I am an independent blogger who writes on topics in ecology, climatology, conservation, and environmental science. I have a sense of adventure and a desire to directly experience nature: the bizarre, the shocking, and the beautiful. Today, one of my passions is converting technical information into intelligible, engaging stories. I want to serve as a conduit between the mysterious world of science and those seeking to cultivate their sense of awe and understanding of the planet.
When I was nineteen I thru-hiked the Appalachian trail and deepened my commitment to study, explore, and advocate for the environment. This led to a degree in ecology and environmental science, and an early career in plant biology and the agricultural innovation sector. I believe its important to laugh a lot, not take yourself too seriously, and do what you can to cultivate mindfulness.
Being active in the outdoors is my equivalent of the “force-reboot” option on a frozen computer. Running, backpacking, and climbing are my go-to activities, but often times its the more unconventional and eccentric things that bring me the most joy. For example, my friends and I would “urban whitewater kayak” the storm water runoff through our suburban New England town of Greenwich, Connecticut. “You’d be happy out west,” people would say. They were right. I now live in Oakland, California with my girlfriend and pet cacti.
I was born in the UK to Australian parents and grew up part time in Connecticut and Australia. I was also lucky to grow up with a wonderful Argentine step-family which further set my clan apart as an eccentric bunch of internationals known for throwing asados (Argentine BBQs), having a sister who plays the didgeridoo, and randomly leaving town for eighteen months to sail around the world.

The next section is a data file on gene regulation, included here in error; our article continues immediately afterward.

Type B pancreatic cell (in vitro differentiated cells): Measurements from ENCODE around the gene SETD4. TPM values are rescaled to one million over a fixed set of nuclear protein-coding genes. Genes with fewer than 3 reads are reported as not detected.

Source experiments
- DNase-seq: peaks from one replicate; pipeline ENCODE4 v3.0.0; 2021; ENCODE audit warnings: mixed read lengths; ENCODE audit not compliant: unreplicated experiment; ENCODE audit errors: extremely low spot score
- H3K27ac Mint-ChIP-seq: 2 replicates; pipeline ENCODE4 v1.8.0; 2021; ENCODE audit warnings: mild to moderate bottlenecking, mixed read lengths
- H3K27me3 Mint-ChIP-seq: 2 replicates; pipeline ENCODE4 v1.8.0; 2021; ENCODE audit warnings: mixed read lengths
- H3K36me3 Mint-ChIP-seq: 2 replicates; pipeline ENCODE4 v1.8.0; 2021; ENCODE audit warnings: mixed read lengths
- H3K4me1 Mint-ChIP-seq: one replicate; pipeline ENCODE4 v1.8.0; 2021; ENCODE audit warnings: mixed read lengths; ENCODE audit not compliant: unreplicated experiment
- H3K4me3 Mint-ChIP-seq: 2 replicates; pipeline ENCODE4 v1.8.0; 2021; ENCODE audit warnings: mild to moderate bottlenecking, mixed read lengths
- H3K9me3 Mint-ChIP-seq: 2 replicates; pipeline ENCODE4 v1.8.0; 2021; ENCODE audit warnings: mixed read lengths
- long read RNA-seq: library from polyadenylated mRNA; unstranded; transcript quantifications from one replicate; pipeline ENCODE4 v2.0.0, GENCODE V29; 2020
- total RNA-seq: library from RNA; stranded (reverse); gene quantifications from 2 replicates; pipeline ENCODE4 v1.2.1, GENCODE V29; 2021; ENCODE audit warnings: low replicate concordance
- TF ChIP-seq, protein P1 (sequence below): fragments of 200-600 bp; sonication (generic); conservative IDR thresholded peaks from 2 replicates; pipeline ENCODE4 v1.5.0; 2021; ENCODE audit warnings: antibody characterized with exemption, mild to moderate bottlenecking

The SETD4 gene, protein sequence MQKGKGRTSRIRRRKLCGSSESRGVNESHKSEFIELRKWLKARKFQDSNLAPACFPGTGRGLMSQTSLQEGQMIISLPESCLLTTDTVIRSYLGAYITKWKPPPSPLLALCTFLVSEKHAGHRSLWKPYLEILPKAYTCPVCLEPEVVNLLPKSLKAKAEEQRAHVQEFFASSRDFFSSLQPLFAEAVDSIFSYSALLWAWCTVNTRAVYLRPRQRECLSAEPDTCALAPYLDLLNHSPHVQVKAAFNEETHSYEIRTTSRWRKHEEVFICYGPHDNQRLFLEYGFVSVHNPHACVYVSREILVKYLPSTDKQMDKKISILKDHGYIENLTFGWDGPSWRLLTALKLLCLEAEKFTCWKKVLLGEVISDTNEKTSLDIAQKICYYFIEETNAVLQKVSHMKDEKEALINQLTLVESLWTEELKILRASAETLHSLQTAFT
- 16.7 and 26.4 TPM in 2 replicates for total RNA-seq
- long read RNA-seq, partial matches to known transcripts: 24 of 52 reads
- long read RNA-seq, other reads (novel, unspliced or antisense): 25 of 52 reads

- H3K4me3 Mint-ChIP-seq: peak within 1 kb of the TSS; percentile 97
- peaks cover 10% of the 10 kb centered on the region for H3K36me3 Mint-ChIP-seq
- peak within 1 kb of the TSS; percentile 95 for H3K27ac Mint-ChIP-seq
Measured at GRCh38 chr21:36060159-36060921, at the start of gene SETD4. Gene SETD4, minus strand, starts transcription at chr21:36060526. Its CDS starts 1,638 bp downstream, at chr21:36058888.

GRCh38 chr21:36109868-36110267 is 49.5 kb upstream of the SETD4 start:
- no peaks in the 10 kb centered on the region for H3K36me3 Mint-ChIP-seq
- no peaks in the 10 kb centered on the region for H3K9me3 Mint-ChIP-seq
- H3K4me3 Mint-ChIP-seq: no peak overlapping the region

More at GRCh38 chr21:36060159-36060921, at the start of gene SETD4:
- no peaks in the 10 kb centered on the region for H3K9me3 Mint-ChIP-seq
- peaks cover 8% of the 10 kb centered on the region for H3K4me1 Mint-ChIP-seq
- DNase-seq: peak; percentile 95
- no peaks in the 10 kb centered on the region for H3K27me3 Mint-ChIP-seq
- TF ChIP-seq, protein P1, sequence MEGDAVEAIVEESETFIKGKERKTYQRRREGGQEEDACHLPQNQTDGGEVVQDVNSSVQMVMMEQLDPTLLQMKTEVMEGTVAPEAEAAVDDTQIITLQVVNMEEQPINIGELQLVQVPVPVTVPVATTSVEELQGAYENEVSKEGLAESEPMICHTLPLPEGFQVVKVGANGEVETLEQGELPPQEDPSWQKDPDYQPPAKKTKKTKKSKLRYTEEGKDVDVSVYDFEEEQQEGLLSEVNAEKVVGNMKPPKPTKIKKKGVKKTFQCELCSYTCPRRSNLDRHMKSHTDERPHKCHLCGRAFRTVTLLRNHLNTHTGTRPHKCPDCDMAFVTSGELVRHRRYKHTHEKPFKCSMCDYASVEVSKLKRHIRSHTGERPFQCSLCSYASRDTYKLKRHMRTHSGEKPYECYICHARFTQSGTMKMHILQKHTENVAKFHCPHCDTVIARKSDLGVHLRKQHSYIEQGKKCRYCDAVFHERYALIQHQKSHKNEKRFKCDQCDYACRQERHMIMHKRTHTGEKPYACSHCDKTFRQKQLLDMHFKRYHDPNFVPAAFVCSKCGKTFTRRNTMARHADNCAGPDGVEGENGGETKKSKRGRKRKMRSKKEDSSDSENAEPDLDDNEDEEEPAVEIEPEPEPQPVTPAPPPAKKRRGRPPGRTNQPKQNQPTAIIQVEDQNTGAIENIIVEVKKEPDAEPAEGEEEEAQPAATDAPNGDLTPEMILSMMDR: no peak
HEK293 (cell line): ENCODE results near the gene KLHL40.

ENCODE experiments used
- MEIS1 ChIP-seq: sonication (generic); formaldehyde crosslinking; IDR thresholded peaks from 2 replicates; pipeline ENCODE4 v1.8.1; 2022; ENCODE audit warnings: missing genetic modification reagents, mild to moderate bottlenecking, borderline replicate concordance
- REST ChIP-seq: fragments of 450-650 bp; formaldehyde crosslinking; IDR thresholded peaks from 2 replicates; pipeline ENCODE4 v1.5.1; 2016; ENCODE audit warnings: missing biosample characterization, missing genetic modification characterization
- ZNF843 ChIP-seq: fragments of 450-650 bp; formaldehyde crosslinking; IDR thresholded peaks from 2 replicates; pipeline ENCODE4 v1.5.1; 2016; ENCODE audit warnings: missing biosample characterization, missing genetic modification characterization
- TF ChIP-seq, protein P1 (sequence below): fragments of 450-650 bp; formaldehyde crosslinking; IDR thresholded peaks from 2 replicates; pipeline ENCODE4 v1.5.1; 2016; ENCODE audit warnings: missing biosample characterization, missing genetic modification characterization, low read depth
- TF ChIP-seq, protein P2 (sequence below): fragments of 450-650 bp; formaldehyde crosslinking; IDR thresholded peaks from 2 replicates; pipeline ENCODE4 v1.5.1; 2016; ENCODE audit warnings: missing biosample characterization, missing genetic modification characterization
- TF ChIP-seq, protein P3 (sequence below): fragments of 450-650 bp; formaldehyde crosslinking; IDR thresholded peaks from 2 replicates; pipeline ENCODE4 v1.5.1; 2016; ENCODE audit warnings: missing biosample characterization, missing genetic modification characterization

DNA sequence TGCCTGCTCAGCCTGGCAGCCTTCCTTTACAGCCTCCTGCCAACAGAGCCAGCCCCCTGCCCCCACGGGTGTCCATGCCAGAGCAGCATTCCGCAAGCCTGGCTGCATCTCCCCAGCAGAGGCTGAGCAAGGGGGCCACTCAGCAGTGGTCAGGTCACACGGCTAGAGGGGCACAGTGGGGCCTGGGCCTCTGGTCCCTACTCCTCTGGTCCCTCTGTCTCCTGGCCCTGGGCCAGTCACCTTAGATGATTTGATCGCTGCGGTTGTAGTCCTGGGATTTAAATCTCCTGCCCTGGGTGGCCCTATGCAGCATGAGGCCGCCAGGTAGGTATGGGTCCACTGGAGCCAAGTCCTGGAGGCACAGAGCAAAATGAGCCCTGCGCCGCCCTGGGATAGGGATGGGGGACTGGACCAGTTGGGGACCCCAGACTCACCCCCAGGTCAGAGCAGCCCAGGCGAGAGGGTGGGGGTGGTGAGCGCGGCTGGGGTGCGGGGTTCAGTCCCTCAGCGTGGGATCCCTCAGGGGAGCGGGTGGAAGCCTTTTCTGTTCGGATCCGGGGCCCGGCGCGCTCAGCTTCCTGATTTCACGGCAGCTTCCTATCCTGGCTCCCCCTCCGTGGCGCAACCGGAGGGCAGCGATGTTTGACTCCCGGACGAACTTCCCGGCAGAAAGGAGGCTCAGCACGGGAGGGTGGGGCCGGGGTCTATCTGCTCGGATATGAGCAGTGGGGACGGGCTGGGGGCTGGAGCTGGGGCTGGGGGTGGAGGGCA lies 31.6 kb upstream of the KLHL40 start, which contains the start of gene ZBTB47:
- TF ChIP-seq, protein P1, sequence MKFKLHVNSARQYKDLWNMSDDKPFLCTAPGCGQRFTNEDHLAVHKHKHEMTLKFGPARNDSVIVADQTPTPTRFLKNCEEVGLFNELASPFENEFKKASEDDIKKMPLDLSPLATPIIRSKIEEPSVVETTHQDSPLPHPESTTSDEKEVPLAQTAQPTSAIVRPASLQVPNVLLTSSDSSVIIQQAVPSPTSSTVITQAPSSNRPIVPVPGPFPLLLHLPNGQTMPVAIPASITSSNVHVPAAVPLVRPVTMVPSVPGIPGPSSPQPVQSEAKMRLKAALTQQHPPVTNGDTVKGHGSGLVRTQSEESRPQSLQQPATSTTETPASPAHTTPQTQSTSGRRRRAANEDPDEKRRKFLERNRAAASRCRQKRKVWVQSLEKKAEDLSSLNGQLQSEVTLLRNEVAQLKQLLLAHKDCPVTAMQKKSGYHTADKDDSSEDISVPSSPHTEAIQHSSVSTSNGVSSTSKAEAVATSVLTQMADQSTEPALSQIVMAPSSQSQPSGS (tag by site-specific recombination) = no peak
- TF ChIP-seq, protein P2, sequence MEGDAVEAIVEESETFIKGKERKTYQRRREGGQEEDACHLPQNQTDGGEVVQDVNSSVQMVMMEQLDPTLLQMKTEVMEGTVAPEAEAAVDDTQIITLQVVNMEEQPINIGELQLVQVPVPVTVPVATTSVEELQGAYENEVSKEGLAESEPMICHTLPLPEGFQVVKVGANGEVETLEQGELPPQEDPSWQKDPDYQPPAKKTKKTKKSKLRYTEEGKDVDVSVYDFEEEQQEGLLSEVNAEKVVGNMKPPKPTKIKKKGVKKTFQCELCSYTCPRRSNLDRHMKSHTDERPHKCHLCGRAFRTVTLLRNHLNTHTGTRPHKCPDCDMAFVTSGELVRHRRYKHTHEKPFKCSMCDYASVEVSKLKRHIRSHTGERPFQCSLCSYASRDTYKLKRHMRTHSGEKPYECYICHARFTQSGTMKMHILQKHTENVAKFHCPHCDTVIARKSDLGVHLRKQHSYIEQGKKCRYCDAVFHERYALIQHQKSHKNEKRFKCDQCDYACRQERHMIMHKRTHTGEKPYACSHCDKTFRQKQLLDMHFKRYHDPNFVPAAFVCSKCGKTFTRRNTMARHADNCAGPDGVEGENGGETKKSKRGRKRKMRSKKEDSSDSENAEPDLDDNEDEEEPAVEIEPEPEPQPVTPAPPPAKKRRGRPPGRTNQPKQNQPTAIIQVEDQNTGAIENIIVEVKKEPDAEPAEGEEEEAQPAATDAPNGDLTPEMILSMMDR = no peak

Developing a sense of wonder with the natural world
When I was fifteen I woke up in the middle of the night on board the 47 foot catamaran that had become my family’s home over the past year. Everyone else was asleep. The only sound was the rhythmic sloshing of water against the hull, and the occasional creaking of ropes. I checked the radar in a groggy and perfunctory way and smiled as I wondered which of my sleeping parents were technically on watch.
We were on a crossing between Panama and the Galapagos, hundreds of miles from the nearest land. I crept out on deck. There was no moon, no clouds, and no man-made light source for hundreds of miles in every direction. The sky was so packed with stars that it felt as if I were inside an effervescent dome of light that reached down to the black undulating ocean. I started seeing flashes of explosive white light emanating deep from within the dark water. All around me the flashes of light started to take the familiar form of fish. Every creature near the boat was highlighted by an explosive phosphorescence and the ocean became a celestial version of itself full of starry marine ghosts.
I could not believe the scene I was witnessing. The beauty and mystery of it all was too extravagant. All I could do was laugh, shake my head, and wonder if the universe had any limit to its ridiculous awesomeness.